1. Is sublingual Immunotherapy (SLIT) as effective as subcutaneous injection immunotherapy (SCIT) ie. Allergy shots?
Comparison of SLIT and SCIT reveal both give significant reductions of both allergic symptoms and allergy medication usage (1). Another study compared SLIT and SCIT in patients with nasal allergies with and without asthma. The study found that both therapies were equally effective (2).
2. Sublingual Immunotherapy is much safer than subcutaneous injection immunotherapy in clinical studies.
In a comprehensive review of 104 articles on SLIT (3), there were 66 studies that provided some information on safety and tolerance, representing 4,378 patients who got nearly 1.2 million total doses. There were no fatalities or anaphylactic events reported, and only 1.4 significant adverse events per 100,000 SLIT doses. By comparison, according to the World Allergy Organization, there are an estimated 3.4 fatal and 22.8 near-fatal reactions caused by subcutaneous allergy shots every year.
3. How Effective is Sublingual Immunotherapy (SLIT)?
A review paper for allergic rhinitis included 22 clinical trials and nearly 1,000 patients and showed significant reduction in both symptoms and allergy medication usage (4). A review paper for asthma which included 25 clinical trials and over 1,000 patients, indicated that it is beneficial. The authors noted that SLIT is a safe alternative to subcutaneous injections and that it gives improvements in symptoms, medication use, pulmonary (lung) function, and overall well-being (5).
A review paper for allergic rhinitis in children, which included 10 clinical trials and 484 patients, showed that SLIT is effective compared to placebo (6). In another review of 9 clinical trials representing 441 children with asthma showed that SLIT reduced symptom scores and rescue drug use in kids (7).
Lastly 56 children were enrolled in a double blind placebo trial with atopic dermatitis with mite sensitivity. The authors concluded that SLIT therapy to dust mite improves mild to moderate atopic dermatitis (8).
Sublingual Immunotherapy (SLIT) Fact Sheet Scientific References
1. Quirino T, Iemoli E, Siciliani E, Parmiani S, Milazzo F. Sublingual vs injective immunotherapy in grass pollen allergic patients: a double-blind double-dummy study. Clin Exp Allergy. 1996;26 : 1253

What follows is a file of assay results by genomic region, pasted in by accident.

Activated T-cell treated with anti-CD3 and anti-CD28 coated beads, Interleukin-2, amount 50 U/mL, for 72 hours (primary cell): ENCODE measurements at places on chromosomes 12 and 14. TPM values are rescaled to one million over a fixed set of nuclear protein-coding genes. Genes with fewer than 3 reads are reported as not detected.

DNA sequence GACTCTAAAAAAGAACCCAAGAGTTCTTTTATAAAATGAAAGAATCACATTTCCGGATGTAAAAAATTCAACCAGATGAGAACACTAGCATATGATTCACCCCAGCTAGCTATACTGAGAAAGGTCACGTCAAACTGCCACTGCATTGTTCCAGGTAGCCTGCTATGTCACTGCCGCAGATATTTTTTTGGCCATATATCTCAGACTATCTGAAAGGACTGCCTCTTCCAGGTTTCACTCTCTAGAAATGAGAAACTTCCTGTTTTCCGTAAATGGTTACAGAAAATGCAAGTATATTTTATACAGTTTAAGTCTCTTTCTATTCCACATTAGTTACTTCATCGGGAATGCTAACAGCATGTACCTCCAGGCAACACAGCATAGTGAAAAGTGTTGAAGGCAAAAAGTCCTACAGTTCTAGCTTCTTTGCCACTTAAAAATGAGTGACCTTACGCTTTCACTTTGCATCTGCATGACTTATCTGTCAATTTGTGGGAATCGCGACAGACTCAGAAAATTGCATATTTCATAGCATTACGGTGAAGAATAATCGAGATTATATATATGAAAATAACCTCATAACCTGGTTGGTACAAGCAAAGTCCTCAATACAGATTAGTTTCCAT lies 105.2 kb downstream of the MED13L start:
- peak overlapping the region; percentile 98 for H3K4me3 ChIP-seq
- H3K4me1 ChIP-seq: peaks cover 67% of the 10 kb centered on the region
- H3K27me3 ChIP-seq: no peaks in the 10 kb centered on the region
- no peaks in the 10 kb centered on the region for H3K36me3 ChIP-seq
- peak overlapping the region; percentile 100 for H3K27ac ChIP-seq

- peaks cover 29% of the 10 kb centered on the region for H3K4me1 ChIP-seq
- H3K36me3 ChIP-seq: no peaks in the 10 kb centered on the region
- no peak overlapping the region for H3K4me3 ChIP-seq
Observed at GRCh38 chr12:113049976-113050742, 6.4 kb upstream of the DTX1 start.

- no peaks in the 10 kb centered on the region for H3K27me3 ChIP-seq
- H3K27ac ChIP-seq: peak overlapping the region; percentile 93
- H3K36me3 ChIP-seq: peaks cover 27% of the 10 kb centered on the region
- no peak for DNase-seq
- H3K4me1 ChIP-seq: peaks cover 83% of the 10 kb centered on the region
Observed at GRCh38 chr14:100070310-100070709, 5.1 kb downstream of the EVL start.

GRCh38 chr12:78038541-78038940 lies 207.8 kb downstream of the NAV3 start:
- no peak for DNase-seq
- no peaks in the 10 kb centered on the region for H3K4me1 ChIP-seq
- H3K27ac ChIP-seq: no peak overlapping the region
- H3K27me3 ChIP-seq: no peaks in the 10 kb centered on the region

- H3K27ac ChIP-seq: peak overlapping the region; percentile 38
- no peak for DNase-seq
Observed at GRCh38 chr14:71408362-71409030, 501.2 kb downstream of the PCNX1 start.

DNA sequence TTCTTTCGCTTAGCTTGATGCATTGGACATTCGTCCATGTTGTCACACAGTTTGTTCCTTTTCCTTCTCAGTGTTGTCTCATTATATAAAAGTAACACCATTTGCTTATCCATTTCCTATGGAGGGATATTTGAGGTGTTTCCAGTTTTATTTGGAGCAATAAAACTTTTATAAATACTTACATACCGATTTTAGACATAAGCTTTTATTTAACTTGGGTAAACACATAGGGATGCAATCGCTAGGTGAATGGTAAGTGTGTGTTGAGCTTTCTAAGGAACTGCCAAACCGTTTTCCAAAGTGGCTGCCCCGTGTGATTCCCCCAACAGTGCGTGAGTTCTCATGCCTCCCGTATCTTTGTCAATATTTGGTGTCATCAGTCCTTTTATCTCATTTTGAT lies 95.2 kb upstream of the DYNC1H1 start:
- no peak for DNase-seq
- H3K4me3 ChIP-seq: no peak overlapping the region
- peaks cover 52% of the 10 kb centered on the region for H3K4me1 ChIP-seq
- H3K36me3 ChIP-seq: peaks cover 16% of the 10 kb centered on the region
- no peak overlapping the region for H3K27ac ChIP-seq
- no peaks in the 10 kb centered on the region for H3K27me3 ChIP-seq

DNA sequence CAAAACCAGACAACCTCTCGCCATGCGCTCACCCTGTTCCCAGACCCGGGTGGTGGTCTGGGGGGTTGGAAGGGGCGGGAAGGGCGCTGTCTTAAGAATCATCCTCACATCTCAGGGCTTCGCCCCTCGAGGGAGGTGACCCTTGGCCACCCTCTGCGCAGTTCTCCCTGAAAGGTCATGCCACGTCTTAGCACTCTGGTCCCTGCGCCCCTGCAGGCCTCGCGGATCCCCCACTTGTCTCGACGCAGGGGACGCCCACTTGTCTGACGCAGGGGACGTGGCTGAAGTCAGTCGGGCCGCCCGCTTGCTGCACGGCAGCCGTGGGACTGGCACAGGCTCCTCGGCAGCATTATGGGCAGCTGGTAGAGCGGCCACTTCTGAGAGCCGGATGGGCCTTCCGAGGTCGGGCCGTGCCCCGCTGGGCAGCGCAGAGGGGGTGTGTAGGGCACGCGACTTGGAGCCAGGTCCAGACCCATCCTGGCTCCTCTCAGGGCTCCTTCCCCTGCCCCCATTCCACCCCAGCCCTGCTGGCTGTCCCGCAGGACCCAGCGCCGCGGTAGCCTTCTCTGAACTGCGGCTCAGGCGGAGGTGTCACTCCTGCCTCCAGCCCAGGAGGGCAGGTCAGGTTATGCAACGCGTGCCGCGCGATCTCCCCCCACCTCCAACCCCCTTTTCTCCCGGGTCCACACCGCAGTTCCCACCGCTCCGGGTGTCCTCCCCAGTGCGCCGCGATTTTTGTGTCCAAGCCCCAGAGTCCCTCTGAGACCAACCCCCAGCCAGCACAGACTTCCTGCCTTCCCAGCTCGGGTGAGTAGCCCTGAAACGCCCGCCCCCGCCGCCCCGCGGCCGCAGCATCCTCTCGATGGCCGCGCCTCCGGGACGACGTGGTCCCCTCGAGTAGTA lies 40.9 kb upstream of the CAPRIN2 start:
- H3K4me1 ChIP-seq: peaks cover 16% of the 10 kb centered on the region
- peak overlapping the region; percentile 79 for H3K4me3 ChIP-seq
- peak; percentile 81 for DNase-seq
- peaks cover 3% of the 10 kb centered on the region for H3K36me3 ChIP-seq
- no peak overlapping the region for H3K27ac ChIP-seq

2. Saporta, D. Efficacy of Sublingual Immunotherapy versus Subcutaneous Injection Immunotherapy in Allergic Patients. J of Environmental and Public Health.2012; Article ID 492405, 6 pg.
3. Cox LS, Larenas-Linnemann D, Nolte H, Weldon D, Finegold I, Nelson HS. Sublingual immunotherapy: a comprehensive review. J Allergy Clin Immunol.2006; 117:1021-1035.
4. Wilson DR, Torres L, Durham SR. Sublingual immunotherapy for allergic rhinitis. Allergy. 2005;60:3– 8.
5. Calamita Z, Saconato H, Bronhara Pela` A, Nagib Atallah A. Efficacy of Sublingual Immunotherapy in asthma. Systematic review of randomized clinical trials. Allergy. 2006;61:1162–1172.
6. Penagos M, Compalati E, Tarantini F, Baena-Cagnani R, Huerta J, et al. Efficacy of sublingual immunotherapy in the treatment of allergic rhinitis in children. Meta analysis of randomized controlled trials. Ann Allergy Asthma Immunol. 2006;97:141–148.
7. Penagos M, Passalacqua G, Compalati E, Baena-Cagnani CE, Orozco S, et al. Metaanalysis of the efficacy of sublingual immunotherapy in the treatment of allergic asthma in pediatric patients, 3 to 18 years of age. Chest. 2008;133:599–609.
8. Pajno, GB., Caminiti, L., Vita, D., etc al. Sublingual immunotherapy in mite-sensitized children with atopic dermatitis: A randomized, double-blind, placebo-controlled study. American academy of Allergy, Asthma, and Immunology. Doi:10.1016/j.jaci.2007.04.008.